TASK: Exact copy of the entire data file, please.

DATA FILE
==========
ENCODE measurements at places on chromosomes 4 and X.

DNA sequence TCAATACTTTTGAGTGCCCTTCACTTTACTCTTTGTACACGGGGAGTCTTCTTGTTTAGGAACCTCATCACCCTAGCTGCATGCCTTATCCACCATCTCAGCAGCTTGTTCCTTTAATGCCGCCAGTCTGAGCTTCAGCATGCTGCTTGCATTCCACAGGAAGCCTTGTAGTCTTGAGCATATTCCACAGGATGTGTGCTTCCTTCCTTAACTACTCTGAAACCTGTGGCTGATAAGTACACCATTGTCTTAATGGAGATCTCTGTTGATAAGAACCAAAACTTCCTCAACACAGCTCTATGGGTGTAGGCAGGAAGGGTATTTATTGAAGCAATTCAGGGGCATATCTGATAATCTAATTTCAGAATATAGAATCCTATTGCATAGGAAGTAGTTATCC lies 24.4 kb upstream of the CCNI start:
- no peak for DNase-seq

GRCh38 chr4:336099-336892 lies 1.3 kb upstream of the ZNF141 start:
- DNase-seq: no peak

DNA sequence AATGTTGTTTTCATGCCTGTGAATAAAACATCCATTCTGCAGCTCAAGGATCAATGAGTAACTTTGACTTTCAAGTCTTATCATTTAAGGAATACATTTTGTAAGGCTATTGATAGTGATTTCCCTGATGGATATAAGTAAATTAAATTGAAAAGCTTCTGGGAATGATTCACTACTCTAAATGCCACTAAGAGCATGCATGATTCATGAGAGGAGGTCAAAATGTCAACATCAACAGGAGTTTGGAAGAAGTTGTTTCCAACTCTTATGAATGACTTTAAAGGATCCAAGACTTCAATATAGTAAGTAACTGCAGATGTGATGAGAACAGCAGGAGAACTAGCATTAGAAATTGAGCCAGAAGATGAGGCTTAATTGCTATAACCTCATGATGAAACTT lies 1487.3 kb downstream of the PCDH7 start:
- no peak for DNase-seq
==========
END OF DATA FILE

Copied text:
ENCODE measurements at places on chromosomes 4 and X.

DNA sequence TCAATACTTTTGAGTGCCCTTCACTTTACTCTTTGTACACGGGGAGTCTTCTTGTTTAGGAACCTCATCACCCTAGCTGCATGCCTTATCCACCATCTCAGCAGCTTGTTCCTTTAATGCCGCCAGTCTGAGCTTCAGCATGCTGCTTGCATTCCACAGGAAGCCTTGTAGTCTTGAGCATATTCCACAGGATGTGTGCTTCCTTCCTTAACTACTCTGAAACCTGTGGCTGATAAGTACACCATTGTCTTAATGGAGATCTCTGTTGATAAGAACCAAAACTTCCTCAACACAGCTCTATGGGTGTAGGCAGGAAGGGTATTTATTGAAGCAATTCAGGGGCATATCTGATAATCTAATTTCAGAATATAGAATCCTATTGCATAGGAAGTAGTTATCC lies 24.4 kb upstream of the CCNI start:
- no peak for DNase-seq

GRCh38 chr4:336099-336892 lies 1.3 kb upstream of the ZNF141 start:
- DNase-seq: no peak

DNA sequence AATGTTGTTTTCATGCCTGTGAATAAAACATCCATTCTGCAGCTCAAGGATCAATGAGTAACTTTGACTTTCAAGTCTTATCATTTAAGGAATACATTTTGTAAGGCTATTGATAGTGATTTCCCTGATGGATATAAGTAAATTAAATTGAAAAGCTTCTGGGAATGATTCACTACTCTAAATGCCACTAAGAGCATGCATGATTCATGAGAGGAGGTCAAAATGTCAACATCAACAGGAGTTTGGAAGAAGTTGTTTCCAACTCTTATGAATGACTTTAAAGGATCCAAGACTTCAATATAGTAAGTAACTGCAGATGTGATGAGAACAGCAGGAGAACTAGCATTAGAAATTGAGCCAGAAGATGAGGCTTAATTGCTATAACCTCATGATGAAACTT lies 1487.3 kb downstream of the PCDH7 start:
- no peak for DNase-seq